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The Enduring Legacy of the Lada

Credit: Lada Archive

It was the height of the Cold War. Scientists on both sides of the Atlantic were building bigger and more powerful rockets. The Soviet Union had just sent the first human to space. Space was the next frontier. Cars, by comparison, seemed archaic. But, for the USSR, a Soviet mass-produced car was a matter of national pride.

Italy to the rescue

In 1966, the Soviet government entered into a partnership with the Italian car manufacturer, Fiat, to create the Lada. Modelled on the Fiat-124, the Soviet version had to be significantly reworked to handle the harsh terrains and freezing winters of the USSR. The result was the Lada 2101, a car that would become an icon for drivers around the world..  

The first Lada rolled off the AvtoVAZ manufacturing line in 1970. Unlike the Model T, it came in two colours, blue and red - the patriotic colours of the RSFSR flag. The car was an instant hit. The keys to its success were its affordability, reliability, and simplicity. Even when it did break down, it could easily be repaired by its owner in their own garage. The wait list was several years, unless you knew someone high up in the government. Despite the wait list, AvtoVAZ launched its first advertising campaign later that year. The results are simply spectacular. 

Credit: Lada Archive

A car for the rural areas

A year later, the designers at AutoVAZ were given the directive by the Premier of the Soviet Union to design a truck for rural areas. Like the original Lada 2101, the Lada Niva’s clamshell hood and rear three-quarter section leaned heavily on another Fiat design, the 127. Before entering production in 1977, the Niva was put to the test. It was driven through the Ural Mountains, across the barren and lunar landscapes of Siberia, as well as vast deserts of Kazakhstan. It not only survived, but thrived.  

Like the original Lada 2101, it was also a hit. It captured more than 40% of Europe’s 4x4 market. The Lada brand became one of the Soviet Union’s most profitable and renown exports. The cars which were “made for export were of superior quality compared to those made for the Soviet market”. They were made of thickened metal, had a reinforced transmission and a better battery. “In 2002, it was awarded zero stars out of a possible four by the Russian ARCAP safety-assessment program. The reviewer noted the very rugged body of the car as the only positive aspect in terms of safety.”

Note: I drove a Lada Niva in the Caucasus Mountains in the North of Azerbaijan. It is hands-down the most entertaining vehicle I’ve ever driven. 

Credit: Lada Archive

The Lada legacy lives on…

The Lada outlived the Soviet Union. Not just the cars manufactured during the Soviet reigne, but the brand too. With more than 20 million vehicles sold worldwide, even today it commands 20% of the Russian passenger car market share. The company was bought by Renault in 2017, who plan to revamp the brand.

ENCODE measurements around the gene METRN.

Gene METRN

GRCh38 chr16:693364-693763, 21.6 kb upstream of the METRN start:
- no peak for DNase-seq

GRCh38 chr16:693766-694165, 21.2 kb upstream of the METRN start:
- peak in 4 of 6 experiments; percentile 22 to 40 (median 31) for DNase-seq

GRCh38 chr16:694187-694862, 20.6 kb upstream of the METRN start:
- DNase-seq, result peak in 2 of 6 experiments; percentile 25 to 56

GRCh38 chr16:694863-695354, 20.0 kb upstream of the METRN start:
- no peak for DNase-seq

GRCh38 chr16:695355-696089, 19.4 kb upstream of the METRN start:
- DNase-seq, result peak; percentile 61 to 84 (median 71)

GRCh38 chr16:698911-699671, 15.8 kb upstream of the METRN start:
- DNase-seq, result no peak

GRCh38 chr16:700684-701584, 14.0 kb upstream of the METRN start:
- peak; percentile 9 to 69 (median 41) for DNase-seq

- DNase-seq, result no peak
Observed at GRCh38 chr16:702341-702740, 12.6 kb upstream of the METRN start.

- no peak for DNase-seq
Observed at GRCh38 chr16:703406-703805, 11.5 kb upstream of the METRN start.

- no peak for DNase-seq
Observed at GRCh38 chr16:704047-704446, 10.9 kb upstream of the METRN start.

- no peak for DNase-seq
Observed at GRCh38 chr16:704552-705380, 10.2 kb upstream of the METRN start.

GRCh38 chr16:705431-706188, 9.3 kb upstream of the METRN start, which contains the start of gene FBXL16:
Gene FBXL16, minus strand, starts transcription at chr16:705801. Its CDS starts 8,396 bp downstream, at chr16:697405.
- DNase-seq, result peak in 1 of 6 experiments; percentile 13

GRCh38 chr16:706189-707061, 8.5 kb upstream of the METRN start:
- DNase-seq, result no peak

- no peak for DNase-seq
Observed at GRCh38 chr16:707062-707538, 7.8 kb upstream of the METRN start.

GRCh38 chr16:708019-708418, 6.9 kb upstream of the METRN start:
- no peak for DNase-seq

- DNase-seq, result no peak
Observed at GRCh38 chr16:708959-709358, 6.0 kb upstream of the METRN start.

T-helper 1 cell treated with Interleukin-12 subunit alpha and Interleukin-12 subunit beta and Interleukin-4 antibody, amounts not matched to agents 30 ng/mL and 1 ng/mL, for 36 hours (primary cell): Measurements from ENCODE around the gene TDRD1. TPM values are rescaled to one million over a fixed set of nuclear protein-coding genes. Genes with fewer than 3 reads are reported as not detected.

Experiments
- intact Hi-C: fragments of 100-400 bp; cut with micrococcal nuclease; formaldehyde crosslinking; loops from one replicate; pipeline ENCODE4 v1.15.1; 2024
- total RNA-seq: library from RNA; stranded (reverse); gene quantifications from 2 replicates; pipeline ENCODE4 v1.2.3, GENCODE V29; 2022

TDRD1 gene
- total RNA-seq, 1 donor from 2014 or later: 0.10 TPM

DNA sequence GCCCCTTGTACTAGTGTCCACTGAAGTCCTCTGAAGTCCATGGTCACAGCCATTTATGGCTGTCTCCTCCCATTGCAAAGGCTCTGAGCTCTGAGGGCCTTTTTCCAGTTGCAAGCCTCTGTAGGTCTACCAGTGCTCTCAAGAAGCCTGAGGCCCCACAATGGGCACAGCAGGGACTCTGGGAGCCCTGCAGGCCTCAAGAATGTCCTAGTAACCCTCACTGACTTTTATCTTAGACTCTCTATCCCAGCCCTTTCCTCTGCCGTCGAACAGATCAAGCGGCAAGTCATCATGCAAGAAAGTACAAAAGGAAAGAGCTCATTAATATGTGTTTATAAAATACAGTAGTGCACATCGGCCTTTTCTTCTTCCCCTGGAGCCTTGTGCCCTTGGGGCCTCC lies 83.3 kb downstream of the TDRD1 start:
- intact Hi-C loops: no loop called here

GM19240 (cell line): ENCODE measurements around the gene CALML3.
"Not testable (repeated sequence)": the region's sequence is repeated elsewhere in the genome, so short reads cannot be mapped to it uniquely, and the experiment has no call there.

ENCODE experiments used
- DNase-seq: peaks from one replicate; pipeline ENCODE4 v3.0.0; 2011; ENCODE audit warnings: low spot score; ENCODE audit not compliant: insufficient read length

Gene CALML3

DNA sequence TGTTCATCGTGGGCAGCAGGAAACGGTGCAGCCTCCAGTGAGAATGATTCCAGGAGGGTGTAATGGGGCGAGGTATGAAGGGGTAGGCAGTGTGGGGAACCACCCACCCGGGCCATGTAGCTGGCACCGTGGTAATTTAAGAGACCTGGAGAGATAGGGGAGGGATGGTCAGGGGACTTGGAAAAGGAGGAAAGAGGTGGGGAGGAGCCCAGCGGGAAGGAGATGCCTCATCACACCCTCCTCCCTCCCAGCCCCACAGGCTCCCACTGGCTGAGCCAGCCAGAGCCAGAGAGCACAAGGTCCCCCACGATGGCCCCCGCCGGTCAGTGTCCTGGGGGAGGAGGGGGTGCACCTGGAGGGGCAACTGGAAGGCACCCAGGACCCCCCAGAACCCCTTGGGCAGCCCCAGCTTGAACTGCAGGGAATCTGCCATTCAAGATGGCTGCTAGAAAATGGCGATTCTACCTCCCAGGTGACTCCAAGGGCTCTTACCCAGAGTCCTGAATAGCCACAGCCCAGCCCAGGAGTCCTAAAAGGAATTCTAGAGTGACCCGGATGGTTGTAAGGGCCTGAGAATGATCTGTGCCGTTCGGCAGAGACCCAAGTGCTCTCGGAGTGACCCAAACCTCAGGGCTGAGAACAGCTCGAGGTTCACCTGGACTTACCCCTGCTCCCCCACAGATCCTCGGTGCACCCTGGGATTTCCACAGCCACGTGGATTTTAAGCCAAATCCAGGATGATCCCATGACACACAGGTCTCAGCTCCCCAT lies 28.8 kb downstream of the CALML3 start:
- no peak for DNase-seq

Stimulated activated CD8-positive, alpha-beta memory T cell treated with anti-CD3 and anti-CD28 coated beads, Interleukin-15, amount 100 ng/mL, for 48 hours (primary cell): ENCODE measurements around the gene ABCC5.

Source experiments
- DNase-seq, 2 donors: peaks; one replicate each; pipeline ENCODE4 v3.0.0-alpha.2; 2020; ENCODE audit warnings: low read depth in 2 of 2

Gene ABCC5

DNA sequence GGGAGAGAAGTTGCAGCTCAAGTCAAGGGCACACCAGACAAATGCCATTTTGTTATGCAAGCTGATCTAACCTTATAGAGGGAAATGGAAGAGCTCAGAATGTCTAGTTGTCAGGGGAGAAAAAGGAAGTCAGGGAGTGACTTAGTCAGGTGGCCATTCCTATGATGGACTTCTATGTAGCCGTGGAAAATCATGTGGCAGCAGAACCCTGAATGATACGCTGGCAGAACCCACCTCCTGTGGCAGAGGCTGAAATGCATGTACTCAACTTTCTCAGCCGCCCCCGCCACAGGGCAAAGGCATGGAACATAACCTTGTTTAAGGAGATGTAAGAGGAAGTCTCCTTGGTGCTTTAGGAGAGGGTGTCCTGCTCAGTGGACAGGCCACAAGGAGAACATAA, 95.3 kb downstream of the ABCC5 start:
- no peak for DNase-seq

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Further Reading


Tetris: The Game That Challenged Soviet Control and Conquered the World

The state controlled almost all aspects of daily life in the USSR, including entertainment. However, everything changed in 1985 when Alexey Pajitnov created an unapproved computer game based on a puzzle game from his childhood. The game consisted of random pieces that players would rotate to fill rows, and when each row was completed, it was deleted. He named it "Tetris," combining "tetra," the Greek word for four, and "tennis."


East vs West: A Comparison of Soviet & American Cold War Posters

As the dust of WWII settled, the uneasy peace between the Western superpowers and the USSR was faltering. Tensions escalated as both sides built ever bigger nuclear arsenals. But, artists weren’t confined to the sidelines. They were fighting an ideological war, using propaganda to win the hearts of their own people and to sway opinions beyond their borders.


The Buran: The Soviet Response to NASAs Space Shuttle

On November 15, 1988, the Soviet Union's first reusable space shuttle, the Buran, launched in what is now present-day Kazakhstan. This little-known chapter in the Cold War space race saw the Soviets build their own version of NASA's Space Shuttle to challenge the USA for space supremacy. The Buran, Russian for "blizzard", was once the future of the Soviet space program. But, its first flight was also its last. A year after its launch, the Berlin Wall fell and the USSR collapsed. The space shuttle program was suspended. In 1993, it was canceled altogether.


Not Lovin' It: The Rise and Fall of McDonald's Diplomacy

On a chilly winter’s morning in January 1990, hundreds of Russians lined up as early as 4am to try a McDonald's hamburger. At 10am, the first McDonald's restaurant in the Soviet Union opened its doors in Moscow's Pushkin Square. 32 years later, McDonald's closed all of its 847 stores in Russia and left for good. It was the end of an era and the death of Hamburger Diplomacy.
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